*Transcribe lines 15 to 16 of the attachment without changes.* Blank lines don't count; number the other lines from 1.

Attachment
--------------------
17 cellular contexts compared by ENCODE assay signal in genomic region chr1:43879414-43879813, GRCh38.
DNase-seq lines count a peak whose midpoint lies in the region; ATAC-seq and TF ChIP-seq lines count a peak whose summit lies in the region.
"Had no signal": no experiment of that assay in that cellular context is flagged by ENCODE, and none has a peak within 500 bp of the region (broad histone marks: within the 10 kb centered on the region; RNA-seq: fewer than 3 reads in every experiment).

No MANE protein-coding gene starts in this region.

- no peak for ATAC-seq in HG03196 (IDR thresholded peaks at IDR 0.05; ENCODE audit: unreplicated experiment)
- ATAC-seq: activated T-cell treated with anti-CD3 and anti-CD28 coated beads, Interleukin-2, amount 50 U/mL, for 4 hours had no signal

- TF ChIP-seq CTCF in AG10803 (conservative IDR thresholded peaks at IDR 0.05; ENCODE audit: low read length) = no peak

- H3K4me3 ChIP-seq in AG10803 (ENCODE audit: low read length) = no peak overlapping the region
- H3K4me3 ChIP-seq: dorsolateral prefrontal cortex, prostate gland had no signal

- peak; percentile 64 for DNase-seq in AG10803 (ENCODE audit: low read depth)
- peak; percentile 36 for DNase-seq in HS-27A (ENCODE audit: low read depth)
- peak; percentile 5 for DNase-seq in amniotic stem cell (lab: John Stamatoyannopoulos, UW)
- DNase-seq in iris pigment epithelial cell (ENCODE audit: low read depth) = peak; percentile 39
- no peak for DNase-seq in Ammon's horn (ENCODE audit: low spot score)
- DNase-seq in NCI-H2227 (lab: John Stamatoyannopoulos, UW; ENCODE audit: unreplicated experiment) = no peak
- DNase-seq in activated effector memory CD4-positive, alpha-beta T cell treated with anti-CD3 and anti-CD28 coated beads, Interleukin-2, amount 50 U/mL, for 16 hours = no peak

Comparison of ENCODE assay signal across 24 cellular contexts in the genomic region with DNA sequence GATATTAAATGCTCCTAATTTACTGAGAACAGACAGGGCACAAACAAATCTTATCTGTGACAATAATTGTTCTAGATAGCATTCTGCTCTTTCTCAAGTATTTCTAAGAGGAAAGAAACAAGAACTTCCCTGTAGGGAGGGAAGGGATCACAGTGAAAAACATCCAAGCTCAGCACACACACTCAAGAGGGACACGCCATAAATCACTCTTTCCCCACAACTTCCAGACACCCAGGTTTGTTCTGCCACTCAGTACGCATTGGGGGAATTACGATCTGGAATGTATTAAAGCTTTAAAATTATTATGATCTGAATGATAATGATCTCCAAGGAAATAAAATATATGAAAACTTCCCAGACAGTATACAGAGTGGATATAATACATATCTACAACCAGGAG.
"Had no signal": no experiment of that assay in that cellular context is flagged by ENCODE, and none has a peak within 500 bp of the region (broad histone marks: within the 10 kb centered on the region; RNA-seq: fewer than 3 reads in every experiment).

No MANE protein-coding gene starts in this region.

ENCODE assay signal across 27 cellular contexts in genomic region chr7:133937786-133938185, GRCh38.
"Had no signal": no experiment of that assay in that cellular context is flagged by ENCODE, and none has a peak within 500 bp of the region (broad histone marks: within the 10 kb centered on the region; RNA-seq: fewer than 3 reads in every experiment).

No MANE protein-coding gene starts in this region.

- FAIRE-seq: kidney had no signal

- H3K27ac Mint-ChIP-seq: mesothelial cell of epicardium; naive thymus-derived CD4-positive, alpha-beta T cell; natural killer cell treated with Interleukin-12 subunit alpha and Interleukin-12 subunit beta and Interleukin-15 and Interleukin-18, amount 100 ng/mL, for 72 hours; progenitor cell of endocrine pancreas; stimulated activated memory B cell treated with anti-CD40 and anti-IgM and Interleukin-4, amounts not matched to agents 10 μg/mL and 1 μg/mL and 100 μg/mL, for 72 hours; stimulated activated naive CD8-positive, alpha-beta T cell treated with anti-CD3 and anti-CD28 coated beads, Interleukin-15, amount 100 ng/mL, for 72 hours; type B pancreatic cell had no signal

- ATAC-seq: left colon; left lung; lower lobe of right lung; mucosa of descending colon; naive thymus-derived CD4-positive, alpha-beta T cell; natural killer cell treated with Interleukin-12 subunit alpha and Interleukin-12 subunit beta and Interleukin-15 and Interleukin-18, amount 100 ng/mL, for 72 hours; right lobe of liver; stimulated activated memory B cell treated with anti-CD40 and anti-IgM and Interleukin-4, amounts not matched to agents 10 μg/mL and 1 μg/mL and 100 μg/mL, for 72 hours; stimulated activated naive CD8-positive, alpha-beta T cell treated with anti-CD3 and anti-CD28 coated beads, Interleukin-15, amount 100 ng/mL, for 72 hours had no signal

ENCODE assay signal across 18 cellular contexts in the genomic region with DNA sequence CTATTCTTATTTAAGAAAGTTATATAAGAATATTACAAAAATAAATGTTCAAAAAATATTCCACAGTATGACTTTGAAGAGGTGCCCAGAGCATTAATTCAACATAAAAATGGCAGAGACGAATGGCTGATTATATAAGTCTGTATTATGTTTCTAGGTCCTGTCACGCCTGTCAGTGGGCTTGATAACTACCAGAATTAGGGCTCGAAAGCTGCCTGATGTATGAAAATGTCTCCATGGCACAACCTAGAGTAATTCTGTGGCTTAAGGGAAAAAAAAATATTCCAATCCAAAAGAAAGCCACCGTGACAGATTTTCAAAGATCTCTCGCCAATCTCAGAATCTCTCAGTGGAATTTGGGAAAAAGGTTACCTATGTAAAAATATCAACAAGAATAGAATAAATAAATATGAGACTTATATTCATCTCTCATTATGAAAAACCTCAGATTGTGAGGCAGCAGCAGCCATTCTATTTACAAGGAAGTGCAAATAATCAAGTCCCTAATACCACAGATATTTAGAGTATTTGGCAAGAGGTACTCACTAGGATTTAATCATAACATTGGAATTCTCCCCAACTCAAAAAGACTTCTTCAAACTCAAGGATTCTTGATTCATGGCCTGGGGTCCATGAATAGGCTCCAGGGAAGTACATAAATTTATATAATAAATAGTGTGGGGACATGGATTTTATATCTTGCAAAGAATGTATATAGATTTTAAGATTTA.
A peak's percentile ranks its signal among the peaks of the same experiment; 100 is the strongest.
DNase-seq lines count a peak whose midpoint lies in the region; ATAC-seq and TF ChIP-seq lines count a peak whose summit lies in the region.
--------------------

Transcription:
- DNase-seq in NCI-H2227 (lab: John Stamatoyannopoulos, UW; ENCODE audit: unreplicated experiment) = no peak
- DNase-seq in activated effector memory CD4-positive, alpha-beta T cell treated with anti-CD3 and anti-CD28 coated beads, Interleukin-2, amount 50 U/mL, for 16 hours = no peak